2011-10-05 13:01:36New paper with new take on satellite data vs UAH.RSS
John Cook

john@skepticalscience...
130.102.158.12

Got this email re new research on UAH satellite data:

I want to point you to a new paper documenting the NESDIS/STAR 2.0 analysis of MSU/AMSU data.  STAR uses a novel method of intercalibrating satellite data, which is probably the biggest source of uncertainty with these analyses.  The new paper (and previous papers) can be found below.
http://www.star.nesdis.noaa.gov/smcd/emb/mscat/reference.htm
Website and data here:
http://www.star.nesdis.noaa.gov/smcd/emb/mscat/mscatmain.htm
I think it's worth a post to SkepticalScience explaining this analysis, and comparing it to UAH and RSS.  It has significantly higher trends than either of those and I don't think the results will be easy for skeptics to dismiss on technical grounds.  Also, unlike the UMD and UW analyses, STAR is continually updated and refined, so it's going to be with us for the long haul.  I've talked with Cheng-Zhi Zou and he says that they are working on a TLT product.  When that is released, I suspect that they will come under intense, probably not-very-polite, criticism.

I asked if they were interested in writing a guest post, they declined. So if anyone is keen to write about this, follow the links :-)

2011-10-05 13:43:51Zou et al
Glenn Tamblyn

glenn@thefoodgallery.com...
121.220.15.155

John

 

I covered this approach by Zou et al in this post some time ago . I might have a look at their newer paper and perhaps update the post.

2011-10-05 15:01:45
dana1981
Dana Nuccitelli
dana1981@yahoo...
69.230.101.55

Do it Glenn!  Frankly I think too many people believe UAH and RSS are the only game in town.

2011-10-05 15:22:17
Glenn Tamblyn

glenn@thefoodgallery.com...
124.181.72.163

John

This latest paper is quite detailed and technical and not a fantastic basis for a stand-alone post. It is doing even more fine-tooth comb work on biases in the satellite data. What it has produced is a small change in the trends they calculated in their previous papers (in C/decade):

 

Mid Troposphere     - New 0.141, Old 0.137

Upper Troposphere - New 0.048, Old 0.040

Lower Stratosphere - New -0.332, Old -0.329

The key point is that these tropospheric values are not compensated for biases in the signal due to cooling in the stratosphere - that is the point of them doing a TLT product.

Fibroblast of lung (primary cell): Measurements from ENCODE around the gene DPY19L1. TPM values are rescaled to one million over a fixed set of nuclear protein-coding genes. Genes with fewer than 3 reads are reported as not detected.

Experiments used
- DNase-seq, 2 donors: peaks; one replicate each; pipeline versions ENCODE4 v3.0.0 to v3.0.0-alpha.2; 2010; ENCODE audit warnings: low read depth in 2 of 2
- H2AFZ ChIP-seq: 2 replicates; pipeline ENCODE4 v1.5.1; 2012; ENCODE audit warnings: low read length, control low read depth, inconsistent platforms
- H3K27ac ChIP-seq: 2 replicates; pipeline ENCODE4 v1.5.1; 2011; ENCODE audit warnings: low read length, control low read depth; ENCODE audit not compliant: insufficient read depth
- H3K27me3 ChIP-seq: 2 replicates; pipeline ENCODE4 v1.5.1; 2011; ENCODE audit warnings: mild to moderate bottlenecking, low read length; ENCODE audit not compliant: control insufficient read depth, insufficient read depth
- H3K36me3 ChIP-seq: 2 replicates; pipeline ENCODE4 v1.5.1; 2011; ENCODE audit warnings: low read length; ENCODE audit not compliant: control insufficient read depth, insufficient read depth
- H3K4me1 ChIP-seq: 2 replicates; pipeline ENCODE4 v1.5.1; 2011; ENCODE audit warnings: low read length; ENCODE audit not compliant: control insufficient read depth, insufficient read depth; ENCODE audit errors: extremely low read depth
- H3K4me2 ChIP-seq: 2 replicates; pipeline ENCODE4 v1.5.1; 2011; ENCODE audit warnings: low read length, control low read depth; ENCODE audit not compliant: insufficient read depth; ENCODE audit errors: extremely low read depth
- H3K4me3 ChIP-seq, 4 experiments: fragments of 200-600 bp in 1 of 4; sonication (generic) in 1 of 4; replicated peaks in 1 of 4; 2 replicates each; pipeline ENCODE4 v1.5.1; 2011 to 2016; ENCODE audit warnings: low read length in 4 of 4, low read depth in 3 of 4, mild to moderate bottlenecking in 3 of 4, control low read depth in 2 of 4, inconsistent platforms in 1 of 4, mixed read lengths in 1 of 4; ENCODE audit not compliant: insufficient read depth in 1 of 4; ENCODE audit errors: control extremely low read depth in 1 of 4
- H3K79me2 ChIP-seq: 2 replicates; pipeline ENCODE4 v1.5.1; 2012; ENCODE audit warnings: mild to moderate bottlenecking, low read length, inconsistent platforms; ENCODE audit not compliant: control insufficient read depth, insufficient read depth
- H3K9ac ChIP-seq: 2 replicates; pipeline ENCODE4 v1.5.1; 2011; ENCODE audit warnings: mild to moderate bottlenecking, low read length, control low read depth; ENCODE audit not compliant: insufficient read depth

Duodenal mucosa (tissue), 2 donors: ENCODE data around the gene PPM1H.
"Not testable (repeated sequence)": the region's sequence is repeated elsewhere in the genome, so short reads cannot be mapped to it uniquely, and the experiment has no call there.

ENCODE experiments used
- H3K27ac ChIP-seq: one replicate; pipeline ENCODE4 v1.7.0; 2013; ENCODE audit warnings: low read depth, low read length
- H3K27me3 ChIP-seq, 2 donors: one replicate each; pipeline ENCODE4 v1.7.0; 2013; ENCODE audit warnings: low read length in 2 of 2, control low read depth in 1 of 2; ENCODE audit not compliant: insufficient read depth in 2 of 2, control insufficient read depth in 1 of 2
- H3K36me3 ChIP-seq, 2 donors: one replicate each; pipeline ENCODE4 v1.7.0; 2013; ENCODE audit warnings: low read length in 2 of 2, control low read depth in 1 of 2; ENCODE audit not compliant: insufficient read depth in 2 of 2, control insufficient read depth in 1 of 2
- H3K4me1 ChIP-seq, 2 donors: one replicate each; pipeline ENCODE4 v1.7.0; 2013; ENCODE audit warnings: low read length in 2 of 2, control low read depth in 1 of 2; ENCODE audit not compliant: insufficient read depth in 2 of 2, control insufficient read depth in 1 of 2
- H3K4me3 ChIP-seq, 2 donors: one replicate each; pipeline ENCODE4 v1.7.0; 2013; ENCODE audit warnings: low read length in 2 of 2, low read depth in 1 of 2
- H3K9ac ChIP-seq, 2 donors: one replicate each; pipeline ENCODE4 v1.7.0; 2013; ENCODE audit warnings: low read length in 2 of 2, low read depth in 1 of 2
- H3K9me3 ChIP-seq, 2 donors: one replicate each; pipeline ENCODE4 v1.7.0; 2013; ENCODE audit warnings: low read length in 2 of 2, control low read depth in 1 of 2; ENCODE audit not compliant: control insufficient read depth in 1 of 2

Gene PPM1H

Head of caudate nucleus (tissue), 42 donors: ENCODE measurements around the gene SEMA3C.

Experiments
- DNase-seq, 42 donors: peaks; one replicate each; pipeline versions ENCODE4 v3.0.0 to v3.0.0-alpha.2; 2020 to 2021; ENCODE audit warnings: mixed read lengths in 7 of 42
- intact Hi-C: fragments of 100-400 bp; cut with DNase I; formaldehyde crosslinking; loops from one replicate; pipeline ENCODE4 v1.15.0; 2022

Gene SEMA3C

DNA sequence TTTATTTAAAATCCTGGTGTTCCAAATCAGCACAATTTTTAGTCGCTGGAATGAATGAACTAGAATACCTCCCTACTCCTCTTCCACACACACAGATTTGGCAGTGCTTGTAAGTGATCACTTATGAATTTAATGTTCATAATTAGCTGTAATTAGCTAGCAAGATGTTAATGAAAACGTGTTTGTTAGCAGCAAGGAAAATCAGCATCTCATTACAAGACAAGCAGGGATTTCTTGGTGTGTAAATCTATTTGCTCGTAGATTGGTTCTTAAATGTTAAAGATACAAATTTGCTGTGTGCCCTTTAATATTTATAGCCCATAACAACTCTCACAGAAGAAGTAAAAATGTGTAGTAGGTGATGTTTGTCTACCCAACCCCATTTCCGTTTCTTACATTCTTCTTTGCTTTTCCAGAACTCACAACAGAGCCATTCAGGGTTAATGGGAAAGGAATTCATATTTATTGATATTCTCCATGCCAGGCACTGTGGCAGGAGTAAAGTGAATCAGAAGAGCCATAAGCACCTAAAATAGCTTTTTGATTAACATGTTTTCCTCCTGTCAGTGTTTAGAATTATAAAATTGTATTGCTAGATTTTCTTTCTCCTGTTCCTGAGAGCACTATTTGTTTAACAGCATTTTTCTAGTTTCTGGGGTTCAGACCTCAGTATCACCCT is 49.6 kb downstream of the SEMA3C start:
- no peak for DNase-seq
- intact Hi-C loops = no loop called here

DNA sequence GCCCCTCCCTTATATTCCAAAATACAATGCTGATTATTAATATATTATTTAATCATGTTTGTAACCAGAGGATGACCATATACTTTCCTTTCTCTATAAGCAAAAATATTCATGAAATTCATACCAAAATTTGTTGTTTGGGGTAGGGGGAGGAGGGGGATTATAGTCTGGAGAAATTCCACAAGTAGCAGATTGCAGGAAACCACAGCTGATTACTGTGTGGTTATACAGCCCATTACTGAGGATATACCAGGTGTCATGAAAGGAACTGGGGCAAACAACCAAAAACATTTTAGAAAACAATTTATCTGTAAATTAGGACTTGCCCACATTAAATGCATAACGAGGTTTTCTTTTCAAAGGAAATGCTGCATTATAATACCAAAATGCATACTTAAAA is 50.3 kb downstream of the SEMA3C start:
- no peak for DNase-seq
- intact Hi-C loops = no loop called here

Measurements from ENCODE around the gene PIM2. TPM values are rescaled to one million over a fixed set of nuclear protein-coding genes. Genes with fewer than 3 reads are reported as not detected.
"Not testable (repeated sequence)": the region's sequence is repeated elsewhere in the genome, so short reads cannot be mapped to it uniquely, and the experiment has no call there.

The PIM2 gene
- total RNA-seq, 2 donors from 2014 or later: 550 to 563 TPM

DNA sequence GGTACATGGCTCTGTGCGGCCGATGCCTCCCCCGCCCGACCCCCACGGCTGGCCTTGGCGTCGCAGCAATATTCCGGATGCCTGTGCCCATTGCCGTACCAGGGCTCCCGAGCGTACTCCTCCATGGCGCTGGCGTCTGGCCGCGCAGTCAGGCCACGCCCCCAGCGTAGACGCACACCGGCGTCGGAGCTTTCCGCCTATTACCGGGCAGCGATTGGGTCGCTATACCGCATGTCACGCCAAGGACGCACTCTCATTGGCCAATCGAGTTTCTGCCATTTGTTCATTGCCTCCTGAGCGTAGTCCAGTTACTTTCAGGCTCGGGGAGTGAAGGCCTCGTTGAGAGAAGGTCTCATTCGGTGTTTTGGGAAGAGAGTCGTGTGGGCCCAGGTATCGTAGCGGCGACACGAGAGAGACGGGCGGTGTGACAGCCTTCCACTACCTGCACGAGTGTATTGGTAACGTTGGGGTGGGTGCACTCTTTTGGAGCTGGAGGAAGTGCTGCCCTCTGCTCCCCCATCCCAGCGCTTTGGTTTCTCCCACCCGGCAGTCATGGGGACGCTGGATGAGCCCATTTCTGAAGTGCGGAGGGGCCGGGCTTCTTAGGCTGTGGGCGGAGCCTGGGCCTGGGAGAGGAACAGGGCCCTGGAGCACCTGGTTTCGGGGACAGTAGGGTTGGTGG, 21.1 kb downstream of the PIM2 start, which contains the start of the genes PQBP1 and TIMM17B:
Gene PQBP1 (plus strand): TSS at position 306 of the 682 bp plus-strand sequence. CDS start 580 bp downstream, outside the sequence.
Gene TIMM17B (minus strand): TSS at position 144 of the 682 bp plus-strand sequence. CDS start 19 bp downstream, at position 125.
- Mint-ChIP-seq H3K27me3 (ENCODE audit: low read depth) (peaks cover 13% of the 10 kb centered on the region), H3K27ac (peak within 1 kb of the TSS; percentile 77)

In contrast RSS currently have a trend 1979-2011 for TMT of 0.087 that then produces a TLT of 0.142. So Zou without cooling bias compensation is just as high as RSS with cooling compensation. So expect Zou to give a TLT of 0.18 to 0.2. That is when it would be worth a new post.

If your correspondent has contact with Cheng-Zhi Zou then they might like to suggest that also doing a new product using something like the TLT type approach but for the upper troposphere might be a really good thing to do!

Missing Hotspot anyone?

2011-10-05 15:34:13
Albatross
Julian Brimelow
stomatalaperture@gmail...
199.126.232.206

Glenn,

Pardon my ignorance, and sorry if the answer is easily availble and out there, but I ony saw a TMT product for Zou et al.  Why do they not calculate TLT?

2011-10-05 16:08:48
Glenn Tamblyn

glenn@thefoodgallery.com...
124.181.72.163

Albatross.

 

The TMT, TTS & TLS produced by the 3 teams are simply calculated from 3 different MSU channels on the satellites. Each is at a differing frequency that will tend to get its signal from a spread of different altitudes in the atmosphere. This is based on how solutions to the radiative Transfer Eqn for differing frequencies produce different signal spreads with altitude (the weighting function) - and if you need a more technical description than that you will need to a radiative transfer specialist rather than this humble engineer.

The problem with TMT & TTS is that a significant part of the signal is generated in the cooling lower stratosphere, imposing a cool bias on the other part of the signal arising from the troposphere. TTS for example is roughly 50/50 signal from upper troposphere and lower stratosphere. In contrast the signal spread for the TLS channel is around 95% stratosphere. So if TTS is reporting virtually no warming with its 50/50 split but TLS that reads the next level up in the lower stratosphere is giving a strongly negative trend, then the tropospheric part of the TTS signal must be fairly strongly positive.

TLT is a  synthetic channel. Instead of just using data from one reading of one channel (after jumping through a hundred hoops wrt calibration and biasing is concerned - this is where most of the processing goes), the TLT algorithm uses multiple readings of the same channel at different scan angles then applies an algorithm that takes differences between these readings. This has the effect of accentuating the signal from lower altitude and removing most of the stratospheric bias. So TLT has a weighting function that is far more purely tropospheric and in fact is more heavily weighted towards the lower troposphere. Downside of the method is that increases the signal error - taking differences of multiple readings does that. So while the other channels have a weighting function derived just from the Radiative Physics, TLT has a weighting function derived from the Radiative Physics and an algorithm.